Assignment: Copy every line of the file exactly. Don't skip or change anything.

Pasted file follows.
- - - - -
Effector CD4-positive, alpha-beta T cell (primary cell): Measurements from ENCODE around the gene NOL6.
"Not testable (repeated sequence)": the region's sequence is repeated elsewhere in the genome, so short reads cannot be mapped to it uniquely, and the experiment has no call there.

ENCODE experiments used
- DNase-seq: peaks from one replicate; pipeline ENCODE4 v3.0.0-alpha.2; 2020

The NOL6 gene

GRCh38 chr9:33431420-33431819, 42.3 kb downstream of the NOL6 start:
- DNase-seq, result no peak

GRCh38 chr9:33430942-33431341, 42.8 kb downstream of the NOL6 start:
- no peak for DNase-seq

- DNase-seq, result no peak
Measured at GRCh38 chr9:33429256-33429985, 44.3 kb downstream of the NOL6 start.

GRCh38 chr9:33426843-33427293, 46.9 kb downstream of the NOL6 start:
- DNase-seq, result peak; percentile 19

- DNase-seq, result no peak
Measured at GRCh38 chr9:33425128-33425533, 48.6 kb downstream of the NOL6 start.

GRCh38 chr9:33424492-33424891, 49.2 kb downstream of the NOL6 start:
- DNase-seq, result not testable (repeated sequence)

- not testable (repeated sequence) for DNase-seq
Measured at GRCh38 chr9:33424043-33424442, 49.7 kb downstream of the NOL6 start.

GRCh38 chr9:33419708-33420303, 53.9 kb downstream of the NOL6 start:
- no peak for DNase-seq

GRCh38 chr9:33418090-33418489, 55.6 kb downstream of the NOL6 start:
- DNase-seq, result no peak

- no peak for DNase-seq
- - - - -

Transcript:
Effector CD4-positive, alpha-beta T cell (primary cell): Measurements from ENCODE around the gene NOL6.
"Not testable (repeated sequence)": the region's sequence is repeated elsewhere in the genome, so short reads cannot be mapped to it uniquely, and the experiment has no call there.

ENCODE experiments used
- DNase-seq: peaks from one replicate; pipeline ENCODE4 v3.0.0-alpha.2; 2020

The NOL6 gene

GRCh38 chr9:33431420-33431819, 42.3 kb downstream of the NOL6 start:
- DNase-seq, result no peak

GRCh38 chr9:33430942-33431341, 42.8 kb downstream of the NOL6 start:
- no peak for DNase-seq

- DNase-seq, result no peak
Measured at GRCh38 chr9:33429256-33429985, 44.3 kb downstream of the NOL6 start.

GRCh38 chr9:33426843-33427293, 46.9 kb downstream of the NOL6 start:
- DNase-seq, result peak; percentile 19

- DNase-seq, result no peak
Measured at GRCh38 chr9:33425128-33425533, 48.6 kb downstream of the NOL6 start.

GRCh38 chr9:33424492-33424891, 49.2 kb downstream of the NOL6 start:
- DNase-seq, result not testable (repeated sequence)

- not testable (repeated sequence) for DNase-seq
Measured at GRCh38 chr9:33424043-33424442, 49.7 kb downstream of the NOL6 start.

GRCh38 chr9:33419708-33420303, 53.9 kb downstream of the NOL6 start:
- no peak for DNase-seq

GRCh38 chr9:33418090-33418489, 55.6 kb downstream of the NOL6 start:
- DNase-seq, result no peak

- no peak for DNase-seq